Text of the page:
MH: We know that we can’t fully serve women without expanding our product offerings – it’s a given. The rationale for offering tampons as our initial product is just because when it comes to organic and the health element, that is the product that you are most directly exposing yourself to any chemicals, synthetics, etc. We felt that if there is one that should be organic – it should be the tampon and the one that women should switch from. We also want to be a full service one stop shop when it comes to women and their periods. We realize the need for a line extension in the not too distant future.
AM: Would you ever have curated boxes by celebrities/personalities?
MH: A: We haven’t really thought of any collaborations in terms of additional brands and products. We think of collaborations and products in terms of the components in our signature kit – clutch and box. There are definite opportunities for us to partner with creatives and other individuals to do one off takeovers. I think it would be really cool.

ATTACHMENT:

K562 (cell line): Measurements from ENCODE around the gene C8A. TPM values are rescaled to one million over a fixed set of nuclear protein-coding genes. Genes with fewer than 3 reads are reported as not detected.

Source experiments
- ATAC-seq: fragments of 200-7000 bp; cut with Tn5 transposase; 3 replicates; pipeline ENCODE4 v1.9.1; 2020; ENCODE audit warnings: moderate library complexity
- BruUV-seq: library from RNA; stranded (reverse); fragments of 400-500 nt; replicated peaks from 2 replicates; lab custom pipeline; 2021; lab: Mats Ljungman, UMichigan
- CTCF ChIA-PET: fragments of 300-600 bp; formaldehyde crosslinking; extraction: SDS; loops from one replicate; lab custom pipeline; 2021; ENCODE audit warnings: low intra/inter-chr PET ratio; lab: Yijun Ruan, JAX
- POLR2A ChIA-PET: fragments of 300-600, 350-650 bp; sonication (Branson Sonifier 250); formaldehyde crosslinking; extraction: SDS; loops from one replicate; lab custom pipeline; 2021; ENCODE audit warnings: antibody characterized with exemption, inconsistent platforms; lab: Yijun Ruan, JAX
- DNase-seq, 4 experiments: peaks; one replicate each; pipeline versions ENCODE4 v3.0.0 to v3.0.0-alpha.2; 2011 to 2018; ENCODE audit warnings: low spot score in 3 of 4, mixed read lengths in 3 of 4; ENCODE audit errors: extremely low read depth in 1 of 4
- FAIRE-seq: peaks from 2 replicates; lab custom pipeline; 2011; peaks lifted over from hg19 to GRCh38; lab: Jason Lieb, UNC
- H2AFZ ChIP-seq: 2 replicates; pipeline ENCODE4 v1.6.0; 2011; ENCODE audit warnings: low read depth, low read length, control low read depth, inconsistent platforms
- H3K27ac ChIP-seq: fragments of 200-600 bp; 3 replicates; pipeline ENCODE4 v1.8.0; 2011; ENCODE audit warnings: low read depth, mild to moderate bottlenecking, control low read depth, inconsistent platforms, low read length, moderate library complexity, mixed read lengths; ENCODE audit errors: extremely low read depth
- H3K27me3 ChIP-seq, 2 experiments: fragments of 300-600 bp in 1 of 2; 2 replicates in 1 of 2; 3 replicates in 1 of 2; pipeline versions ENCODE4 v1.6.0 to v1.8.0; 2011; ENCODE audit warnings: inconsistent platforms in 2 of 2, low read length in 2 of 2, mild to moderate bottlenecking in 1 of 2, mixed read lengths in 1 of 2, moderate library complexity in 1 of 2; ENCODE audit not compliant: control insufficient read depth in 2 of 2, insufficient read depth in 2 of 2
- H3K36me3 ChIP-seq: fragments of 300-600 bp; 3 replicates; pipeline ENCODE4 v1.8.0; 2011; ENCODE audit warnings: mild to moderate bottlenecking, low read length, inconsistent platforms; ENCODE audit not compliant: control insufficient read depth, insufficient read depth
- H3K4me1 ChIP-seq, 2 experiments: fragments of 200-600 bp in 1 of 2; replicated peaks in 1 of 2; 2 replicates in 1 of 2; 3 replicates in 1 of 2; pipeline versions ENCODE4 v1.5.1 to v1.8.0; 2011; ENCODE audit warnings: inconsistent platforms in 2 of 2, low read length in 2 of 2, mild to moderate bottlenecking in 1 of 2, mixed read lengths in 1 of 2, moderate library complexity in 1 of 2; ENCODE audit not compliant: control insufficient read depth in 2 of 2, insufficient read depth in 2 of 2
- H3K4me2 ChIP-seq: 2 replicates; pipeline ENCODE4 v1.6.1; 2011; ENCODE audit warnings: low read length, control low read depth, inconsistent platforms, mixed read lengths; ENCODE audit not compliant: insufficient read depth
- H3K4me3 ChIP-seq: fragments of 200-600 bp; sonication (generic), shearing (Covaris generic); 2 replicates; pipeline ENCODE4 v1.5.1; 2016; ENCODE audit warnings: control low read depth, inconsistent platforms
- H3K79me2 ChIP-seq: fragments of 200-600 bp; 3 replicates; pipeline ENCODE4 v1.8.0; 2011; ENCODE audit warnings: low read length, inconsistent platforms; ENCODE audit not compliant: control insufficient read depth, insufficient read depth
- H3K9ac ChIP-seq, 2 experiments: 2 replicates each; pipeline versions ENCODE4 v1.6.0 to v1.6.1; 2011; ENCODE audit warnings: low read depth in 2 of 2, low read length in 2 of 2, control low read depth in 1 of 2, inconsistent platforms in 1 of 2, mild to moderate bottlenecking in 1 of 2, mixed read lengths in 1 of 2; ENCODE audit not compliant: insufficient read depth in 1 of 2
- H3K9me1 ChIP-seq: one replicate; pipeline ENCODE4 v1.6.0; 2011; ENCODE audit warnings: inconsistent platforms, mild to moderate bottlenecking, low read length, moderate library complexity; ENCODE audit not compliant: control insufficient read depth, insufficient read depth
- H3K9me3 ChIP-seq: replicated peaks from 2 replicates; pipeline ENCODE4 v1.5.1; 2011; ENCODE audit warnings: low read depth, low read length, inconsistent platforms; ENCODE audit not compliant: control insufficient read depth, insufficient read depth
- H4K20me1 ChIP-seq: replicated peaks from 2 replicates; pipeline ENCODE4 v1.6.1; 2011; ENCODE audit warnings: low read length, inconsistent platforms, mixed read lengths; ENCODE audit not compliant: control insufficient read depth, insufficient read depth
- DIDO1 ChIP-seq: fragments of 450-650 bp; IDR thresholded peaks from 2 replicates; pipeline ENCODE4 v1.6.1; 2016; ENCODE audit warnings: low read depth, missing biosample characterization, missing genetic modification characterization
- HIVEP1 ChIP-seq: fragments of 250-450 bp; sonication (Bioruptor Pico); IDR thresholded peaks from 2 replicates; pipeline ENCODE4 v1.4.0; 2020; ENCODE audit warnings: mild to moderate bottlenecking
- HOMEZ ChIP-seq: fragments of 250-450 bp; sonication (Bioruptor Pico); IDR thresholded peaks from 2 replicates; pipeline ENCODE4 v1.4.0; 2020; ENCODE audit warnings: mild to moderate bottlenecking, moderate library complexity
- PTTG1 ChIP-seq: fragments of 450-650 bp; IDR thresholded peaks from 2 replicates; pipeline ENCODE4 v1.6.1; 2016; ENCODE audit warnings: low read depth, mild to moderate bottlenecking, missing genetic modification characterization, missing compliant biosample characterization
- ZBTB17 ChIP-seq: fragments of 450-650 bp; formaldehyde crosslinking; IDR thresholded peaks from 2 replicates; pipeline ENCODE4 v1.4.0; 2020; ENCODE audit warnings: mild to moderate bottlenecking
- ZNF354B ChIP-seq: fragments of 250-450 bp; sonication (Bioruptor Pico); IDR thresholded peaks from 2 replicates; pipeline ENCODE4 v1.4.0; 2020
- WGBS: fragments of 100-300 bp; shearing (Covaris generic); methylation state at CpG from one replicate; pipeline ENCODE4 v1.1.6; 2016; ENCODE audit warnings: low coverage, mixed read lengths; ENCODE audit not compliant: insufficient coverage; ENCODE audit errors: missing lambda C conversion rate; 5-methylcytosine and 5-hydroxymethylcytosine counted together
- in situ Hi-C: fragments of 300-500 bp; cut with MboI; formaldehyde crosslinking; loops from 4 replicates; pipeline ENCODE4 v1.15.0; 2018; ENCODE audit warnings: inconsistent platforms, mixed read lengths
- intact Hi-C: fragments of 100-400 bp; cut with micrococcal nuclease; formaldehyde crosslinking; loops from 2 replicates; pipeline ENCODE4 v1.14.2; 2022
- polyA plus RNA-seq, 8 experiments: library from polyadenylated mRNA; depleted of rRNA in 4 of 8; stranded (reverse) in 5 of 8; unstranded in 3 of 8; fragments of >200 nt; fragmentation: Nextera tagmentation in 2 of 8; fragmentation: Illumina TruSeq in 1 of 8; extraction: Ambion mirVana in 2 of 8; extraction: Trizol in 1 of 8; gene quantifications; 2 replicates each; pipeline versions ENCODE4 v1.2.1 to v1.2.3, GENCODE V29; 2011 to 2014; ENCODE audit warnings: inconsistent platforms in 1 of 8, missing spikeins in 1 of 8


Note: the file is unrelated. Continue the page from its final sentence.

AM: In terms of packaging, did you have to go through all of the color assortments before selecting the black and white one?
MH: We went through a whole gamut of design inspirations. We created 6 or 7 moodboards of directions that we could go. Really the first step was just pulling together brands and design and everything across the spectrum of the lifestyle of our woman our target consumer. We pulled everything we could from color design, to products, fashion, makeup to where she vacations and what kind of car she drives and we really kind of created 7 different themes. Then we narrowed it down from there. We thought long and hard about the vision that embodied what we wanted to convey. The simplification, clean, simple and in certain ways basic – more mature feeling that we feel is a part of our value proposition. This identity captured all those things. It was very deliberate and really an intensive process and to see which one spoke to what we are trying to represent as a brand.
AM: Is Cora doing in-person events, Fashion Week plan etc?